Meanwhile, the world price for sugar is typically much lower than here in the United States, and this is a big advantage for foreign competitors. In fact, Canada even advertises their access to the world sugar market as a reason for American companies to relocate or to build new facilities in their nation. Mexican food companies also have lower and more stable prices and the advantages of importing products to the U.S. under NAFTA. Simply put, we are handicapping our food industries at a time when they face intense competition. Good jobs are flowing out of the U.S. into other nations.
In the farm bill we sent over to the Senate, every single commodity program was reformed except for sugar. Dairy farmers, peanut growers, cotton growers, and many more will all see changes to their programs. The resolution on the House floor today proposes a modest change to the sugar program.
Currently, the Secretary of Agriculture has the authority to manage imports of sugar for 6 months out of the year. The other 6 months of the year, he can do nothing even if prices spike unreasonably high. The Secretary basically has to make an educated guess about how much sugar should be imported. The way the statute is written, the Secretary must err on the side of the growers and producers. This means that, if the guess is wrong, Big Sugar benefits and consumers get fleeced.
It is time that we put an end to a policy that makes little sense--a policy that didn't even exist until the 2008 farm bill. This is a failed experiment that has hurt lots of people and has helped only a handful.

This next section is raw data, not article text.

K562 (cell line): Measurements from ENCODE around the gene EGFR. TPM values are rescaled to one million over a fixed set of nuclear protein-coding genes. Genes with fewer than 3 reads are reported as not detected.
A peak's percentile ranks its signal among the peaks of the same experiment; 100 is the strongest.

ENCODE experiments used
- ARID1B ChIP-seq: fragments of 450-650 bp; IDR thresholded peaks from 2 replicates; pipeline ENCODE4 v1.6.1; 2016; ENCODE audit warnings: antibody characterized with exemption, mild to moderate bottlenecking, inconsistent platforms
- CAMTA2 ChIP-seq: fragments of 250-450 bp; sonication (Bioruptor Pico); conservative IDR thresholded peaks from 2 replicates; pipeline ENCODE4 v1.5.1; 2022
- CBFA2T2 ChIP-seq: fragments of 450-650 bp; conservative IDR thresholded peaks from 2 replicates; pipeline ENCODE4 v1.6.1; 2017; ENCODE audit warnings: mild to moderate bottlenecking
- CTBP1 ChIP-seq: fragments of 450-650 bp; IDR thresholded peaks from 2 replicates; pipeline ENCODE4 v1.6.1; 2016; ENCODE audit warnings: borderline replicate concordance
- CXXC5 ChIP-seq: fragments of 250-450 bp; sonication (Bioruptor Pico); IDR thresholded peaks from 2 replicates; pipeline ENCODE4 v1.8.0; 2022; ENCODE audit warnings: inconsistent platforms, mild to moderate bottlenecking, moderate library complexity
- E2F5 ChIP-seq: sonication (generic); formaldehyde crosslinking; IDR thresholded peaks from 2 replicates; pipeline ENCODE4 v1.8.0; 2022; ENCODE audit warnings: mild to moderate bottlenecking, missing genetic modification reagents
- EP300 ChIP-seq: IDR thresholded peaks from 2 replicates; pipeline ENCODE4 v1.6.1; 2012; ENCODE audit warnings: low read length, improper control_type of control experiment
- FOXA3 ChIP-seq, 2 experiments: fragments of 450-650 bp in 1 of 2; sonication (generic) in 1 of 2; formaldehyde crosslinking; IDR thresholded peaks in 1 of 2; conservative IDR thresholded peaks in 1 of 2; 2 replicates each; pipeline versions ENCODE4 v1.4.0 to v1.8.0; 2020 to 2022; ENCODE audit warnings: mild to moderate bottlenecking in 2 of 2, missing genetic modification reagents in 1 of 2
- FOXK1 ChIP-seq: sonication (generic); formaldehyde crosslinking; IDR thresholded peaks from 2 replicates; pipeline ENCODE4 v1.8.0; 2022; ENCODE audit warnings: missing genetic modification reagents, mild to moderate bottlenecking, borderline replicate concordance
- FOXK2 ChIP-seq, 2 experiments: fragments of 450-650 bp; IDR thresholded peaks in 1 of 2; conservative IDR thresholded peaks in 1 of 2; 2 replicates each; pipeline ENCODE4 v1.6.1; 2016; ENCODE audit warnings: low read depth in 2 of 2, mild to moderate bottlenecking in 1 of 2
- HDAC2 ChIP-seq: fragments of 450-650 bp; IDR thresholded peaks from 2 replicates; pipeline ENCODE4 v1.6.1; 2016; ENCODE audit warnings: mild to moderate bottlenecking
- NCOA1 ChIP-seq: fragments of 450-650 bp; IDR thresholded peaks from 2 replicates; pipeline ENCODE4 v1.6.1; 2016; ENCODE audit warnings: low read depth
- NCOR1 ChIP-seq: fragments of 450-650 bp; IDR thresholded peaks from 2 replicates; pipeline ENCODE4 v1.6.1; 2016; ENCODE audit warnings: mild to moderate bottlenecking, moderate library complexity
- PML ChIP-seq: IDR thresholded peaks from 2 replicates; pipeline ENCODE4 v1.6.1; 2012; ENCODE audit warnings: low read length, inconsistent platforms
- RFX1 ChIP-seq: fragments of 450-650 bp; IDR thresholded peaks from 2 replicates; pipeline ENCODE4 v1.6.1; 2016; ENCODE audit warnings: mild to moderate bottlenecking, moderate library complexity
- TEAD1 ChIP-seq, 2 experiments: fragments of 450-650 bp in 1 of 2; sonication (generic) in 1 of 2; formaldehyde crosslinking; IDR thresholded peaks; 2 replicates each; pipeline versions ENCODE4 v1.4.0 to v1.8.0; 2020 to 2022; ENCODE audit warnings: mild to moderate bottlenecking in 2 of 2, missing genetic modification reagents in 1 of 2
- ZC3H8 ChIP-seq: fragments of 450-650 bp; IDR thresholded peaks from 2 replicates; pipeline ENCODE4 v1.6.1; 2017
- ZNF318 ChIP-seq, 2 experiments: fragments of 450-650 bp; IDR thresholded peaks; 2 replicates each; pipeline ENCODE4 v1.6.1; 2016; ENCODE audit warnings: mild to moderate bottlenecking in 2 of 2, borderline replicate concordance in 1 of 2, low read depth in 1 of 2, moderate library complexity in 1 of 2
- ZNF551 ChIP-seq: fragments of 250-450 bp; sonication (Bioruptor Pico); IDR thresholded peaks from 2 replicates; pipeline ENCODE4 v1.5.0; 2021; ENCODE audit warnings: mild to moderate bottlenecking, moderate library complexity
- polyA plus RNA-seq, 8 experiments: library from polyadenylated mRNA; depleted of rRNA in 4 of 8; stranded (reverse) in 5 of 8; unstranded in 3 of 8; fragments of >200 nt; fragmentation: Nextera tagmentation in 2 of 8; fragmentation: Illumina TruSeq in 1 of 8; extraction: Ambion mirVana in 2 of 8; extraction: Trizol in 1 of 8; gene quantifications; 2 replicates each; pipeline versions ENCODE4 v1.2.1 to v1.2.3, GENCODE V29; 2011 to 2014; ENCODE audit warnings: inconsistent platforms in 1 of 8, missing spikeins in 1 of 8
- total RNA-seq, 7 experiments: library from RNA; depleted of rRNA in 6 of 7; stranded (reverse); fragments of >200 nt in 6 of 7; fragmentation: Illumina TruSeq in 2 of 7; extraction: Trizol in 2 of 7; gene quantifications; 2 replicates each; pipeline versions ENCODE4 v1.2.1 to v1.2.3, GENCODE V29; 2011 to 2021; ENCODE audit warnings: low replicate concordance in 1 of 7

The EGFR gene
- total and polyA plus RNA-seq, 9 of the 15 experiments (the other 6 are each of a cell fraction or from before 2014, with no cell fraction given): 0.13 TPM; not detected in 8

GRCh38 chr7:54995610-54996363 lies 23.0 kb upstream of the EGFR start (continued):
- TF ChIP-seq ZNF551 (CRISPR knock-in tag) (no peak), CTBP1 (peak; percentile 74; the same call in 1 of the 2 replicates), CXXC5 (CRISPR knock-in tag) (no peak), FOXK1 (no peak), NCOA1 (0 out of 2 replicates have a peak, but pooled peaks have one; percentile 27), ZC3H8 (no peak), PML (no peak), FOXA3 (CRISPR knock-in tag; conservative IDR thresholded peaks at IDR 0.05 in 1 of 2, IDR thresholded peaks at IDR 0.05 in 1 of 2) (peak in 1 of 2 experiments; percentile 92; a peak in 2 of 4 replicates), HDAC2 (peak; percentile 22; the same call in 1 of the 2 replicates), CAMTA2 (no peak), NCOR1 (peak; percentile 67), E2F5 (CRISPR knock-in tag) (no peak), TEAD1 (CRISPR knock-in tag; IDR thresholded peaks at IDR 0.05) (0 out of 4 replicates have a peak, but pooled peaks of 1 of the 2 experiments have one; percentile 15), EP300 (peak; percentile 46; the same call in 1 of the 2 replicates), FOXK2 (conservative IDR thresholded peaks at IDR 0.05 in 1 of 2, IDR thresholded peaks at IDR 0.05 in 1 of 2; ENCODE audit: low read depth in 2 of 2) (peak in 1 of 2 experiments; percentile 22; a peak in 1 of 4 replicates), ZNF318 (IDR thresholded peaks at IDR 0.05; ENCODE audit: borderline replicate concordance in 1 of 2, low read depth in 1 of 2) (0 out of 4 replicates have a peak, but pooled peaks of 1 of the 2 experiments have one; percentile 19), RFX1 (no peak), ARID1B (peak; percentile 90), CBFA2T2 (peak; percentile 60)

Mr. Speaker, I am grateful that this resolution is on the floor today. I believe that the House should make a strong statement--that our conferees should work to get good reform to the sugar program in this year's farm bill. I am also grateful for the bipartisan support for this measure. At a time when it seems like Democrats and Republicans can't agree on much, we have a very strong bipartisan group working across the aisle to stand up for consumers, for job seekers, for businesses, and for taxpayers.
I reserve the balance of my time.
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Mr. PITTS. Madam Speaker, in conclusion, again, this is reform. It is not a repeal of the sugar program. It is a very modest reform, simply going back to what the Secretary had before 2008 with the ability, the flexibility to allow sugar imports, when necessary, to meet domestic demand.
It allows sugar farmers to retain their price supports. It helps save American taxpayers and consumers money, about $3.5 billion per year. It helps protect hundreds of thousands of good American manufacturing jobs. It does not require the import of a single additional pound of sugar, and it reduces market manipulation.
Madam Speaker, I urge the Members on both sides of the aisle to support this resolution. And with that, I yield back the balance of my time.
The SPEAKER pro tempore. All time for debate has expired.
Pursuant to House Resolution 380, the previous question is ordered on the resolution.
The question is on the resolution.
The question was taken; and the Speaker pro tempore announced that the ayes appeared to have it.